As she prepared to deliver Saturday's commencement at Miami Dade College in Florida, first lady Laura Bush tried to recall the advice that her own graduation speaker gave her university class to prepare for the future.
"But I couldn't recall who gave the commencement address at the University of Texas in 1973," Mrs. Bush said. "Maybe because - and I hate to admit it - I skipped the ceremony.
"But I did look it up and I found out who gave that commencement address. And you can imagine my surprise when I discovered that it was some guy named George Bush. Four years after that speech, I married his son."
Reporters in Washington this week will be offered a rare peek at four original documents from the Lewis and Clark expedition, which set out 200 years ago on May 14, 1804.
The documents detail a portion of nearly 2 tons of provisions, obtained during a Philadelphia shopping spree, that Meriwether Lewis and William Clark packed for their famous trek westward.
The items included 107 yards of brown linen to make tents, 45 flannel shirts, fishing hooks and reels, 25 felling axes, powdered rhubarb, 93 pounds of soup (dried beef, egg and vegetable paste) purchased from a Pennsylvania cook for $289.50 (it was so unpopular it was consumed only when the 33-member party faced starvation), and to make the trip as smooth as possible, Dr. Benjamin Rush's "special concoction" - a purgative.
In addition, presents and trade goods for Indians they would encounter along the way included 130 rolls of pigtail tobacco, knives, blankets, corn mills, combs, and 500 brooches and 72 rings purchased from a Philadelphia silversmith.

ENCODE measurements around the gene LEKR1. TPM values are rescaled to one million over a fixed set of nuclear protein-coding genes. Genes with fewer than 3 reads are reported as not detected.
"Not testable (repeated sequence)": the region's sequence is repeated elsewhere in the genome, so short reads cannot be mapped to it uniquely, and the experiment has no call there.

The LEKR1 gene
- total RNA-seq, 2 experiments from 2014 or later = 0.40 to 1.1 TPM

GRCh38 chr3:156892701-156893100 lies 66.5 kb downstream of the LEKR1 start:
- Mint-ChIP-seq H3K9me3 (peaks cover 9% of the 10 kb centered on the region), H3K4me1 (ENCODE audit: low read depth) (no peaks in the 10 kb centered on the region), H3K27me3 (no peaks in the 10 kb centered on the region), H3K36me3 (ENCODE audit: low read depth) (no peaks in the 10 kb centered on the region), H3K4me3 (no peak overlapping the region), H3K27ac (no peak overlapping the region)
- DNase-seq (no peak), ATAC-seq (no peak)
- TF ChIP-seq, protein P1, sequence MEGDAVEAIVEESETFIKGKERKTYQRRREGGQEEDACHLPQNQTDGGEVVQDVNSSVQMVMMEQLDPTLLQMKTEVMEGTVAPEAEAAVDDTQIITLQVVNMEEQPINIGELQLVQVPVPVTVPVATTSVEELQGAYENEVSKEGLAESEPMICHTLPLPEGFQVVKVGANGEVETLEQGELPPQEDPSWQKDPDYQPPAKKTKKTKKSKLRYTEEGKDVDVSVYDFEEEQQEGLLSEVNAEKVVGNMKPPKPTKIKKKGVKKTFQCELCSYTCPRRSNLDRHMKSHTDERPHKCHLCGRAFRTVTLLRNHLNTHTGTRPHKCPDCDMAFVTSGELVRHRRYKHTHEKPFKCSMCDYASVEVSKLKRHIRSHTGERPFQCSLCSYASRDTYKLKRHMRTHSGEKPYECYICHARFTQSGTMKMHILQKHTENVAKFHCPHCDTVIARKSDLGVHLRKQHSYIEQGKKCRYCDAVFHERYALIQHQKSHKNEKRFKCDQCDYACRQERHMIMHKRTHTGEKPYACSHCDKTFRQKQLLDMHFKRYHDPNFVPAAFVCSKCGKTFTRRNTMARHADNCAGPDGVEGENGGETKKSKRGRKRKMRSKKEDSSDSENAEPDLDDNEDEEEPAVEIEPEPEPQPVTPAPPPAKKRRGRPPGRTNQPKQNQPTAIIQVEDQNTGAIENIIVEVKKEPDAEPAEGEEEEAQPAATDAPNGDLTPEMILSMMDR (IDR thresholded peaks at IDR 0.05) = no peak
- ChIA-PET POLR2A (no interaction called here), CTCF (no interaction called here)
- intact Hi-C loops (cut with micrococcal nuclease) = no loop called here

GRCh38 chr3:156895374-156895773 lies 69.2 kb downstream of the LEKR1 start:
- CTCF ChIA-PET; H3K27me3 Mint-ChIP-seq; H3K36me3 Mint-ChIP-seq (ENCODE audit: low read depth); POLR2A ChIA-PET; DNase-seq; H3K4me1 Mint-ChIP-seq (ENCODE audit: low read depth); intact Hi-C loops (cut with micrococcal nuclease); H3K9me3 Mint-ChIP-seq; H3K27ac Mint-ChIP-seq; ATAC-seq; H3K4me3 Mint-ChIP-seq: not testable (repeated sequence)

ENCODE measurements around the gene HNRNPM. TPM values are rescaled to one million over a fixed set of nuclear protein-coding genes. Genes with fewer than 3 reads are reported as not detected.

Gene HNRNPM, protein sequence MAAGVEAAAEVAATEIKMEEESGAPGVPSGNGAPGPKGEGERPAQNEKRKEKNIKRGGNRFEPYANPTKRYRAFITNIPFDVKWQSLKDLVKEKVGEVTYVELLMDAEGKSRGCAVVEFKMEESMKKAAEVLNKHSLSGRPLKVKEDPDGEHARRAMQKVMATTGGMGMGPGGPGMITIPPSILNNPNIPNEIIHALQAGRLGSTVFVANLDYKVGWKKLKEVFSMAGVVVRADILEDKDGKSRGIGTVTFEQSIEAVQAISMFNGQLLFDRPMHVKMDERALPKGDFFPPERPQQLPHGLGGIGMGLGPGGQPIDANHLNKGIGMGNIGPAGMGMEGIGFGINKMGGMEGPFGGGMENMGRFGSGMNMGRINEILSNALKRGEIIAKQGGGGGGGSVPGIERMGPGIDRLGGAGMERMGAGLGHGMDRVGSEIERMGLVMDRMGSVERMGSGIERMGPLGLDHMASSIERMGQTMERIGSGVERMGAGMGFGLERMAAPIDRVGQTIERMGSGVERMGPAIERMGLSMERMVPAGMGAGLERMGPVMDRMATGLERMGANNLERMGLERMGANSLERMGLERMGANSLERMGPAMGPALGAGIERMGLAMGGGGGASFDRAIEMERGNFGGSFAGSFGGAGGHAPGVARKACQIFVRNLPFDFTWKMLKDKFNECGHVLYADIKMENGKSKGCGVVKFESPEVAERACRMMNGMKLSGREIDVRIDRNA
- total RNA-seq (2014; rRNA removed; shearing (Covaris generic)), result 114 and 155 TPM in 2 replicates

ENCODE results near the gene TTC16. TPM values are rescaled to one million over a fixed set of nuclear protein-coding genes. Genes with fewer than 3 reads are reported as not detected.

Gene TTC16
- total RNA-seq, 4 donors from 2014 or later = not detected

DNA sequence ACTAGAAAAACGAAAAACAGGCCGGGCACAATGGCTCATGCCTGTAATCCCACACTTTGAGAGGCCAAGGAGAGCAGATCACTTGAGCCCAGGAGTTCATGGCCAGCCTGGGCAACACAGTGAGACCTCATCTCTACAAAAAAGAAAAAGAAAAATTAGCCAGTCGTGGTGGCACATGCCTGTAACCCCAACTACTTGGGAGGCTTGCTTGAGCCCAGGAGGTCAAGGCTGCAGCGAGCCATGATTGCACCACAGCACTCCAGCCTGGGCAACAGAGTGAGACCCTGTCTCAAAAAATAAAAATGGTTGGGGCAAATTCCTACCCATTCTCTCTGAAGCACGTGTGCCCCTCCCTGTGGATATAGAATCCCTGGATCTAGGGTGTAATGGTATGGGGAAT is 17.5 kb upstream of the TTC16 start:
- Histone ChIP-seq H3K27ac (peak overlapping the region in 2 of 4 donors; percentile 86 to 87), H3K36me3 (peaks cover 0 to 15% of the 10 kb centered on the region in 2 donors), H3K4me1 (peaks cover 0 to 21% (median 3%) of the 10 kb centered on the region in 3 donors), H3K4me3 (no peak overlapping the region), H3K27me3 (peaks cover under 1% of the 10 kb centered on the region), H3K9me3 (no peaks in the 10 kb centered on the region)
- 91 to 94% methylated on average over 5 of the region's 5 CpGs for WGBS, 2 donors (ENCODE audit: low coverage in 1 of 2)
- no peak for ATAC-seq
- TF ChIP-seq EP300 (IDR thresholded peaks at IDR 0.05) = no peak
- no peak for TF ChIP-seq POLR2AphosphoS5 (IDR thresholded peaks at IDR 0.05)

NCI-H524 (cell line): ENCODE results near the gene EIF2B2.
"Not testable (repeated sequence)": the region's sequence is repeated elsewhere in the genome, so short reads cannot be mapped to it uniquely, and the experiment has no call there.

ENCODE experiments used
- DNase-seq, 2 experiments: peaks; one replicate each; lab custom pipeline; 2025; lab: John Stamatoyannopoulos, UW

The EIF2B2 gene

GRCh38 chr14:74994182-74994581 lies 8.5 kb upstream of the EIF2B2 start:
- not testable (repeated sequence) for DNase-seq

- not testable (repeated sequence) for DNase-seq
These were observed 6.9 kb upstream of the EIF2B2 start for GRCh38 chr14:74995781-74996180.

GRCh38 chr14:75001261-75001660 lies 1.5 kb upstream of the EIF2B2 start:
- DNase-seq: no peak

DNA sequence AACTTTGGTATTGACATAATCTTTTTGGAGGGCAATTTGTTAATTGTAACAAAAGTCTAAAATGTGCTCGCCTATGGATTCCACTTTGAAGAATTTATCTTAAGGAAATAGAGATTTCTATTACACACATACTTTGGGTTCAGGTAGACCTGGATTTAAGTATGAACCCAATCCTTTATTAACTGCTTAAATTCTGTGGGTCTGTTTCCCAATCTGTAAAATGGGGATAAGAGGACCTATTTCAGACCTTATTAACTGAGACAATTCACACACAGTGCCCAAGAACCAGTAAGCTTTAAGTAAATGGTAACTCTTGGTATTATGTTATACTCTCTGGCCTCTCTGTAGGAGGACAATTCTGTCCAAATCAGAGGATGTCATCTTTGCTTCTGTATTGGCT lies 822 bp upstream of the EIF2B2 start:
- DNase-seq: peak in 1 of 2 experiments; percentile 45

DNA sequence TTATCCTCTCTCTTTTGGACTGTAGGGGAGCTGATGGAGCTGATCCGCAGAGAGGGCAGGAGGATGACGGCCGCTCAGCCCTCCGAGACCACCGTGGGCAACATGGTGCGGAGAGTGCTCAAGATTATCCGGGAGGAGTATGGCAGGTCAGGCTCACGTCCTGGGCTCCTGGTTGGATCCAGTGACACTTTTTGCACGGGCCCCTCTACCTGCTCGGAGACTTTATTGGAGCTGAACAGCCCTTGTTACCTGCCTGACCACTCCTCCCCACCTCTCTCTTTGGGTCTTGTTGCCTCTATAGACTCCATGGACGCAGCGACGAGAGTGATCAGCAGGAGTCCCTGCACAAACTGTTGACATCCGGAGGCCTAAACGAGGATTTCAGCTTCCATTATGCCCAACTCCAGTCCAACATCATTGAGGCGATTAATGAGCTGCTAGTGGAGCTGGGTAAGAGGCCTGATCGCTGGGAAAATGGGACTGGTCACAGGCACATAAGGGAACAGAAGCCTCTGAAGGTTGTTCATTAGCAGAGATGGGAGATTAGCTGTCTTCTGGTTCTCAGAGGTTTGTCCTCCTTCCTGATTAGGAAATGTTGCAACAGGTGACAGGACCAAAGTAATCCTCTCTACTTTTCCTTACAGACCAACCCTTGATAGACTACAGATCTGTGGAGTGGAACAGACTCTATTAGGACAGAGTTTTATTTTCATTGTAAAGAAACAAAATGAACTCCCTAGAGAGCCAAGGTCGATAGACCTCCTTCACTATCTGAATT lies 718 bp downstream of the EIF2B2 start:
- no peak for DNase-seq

To lug so much gear across the continent, the pair ordered 30 sheepskins to be "taken off the animal as perfectly whole as possible."
Now that the Pennsylvania primary is history and Democratic Senate candidate Rep. Joseph M. Hoeffel knows he's facing Sen. Arlen Specter this November, he's requesting there be 11 debates.
"Once upon a time," says Hoeffel, "I'm told that (Specter) challenged his opponent ... Pete Flaherty to a series of 11 debates during the 1980 general election campaign" as the best way to ensure voters were fully informed on the issues.
"Nearly a quarter-century later, I hope Sen. Specter remembers the wisdom in that idea, even though he's tried to create a tradition of debating only once in the primary and sometimes twice in the general election," says the challenger.
John McCaslin is a contributing columnist on Townhall.com and author of Inside The Beltway: Offbeat Stories, Scoops, and Shenanigans from around the Nation's Capital .
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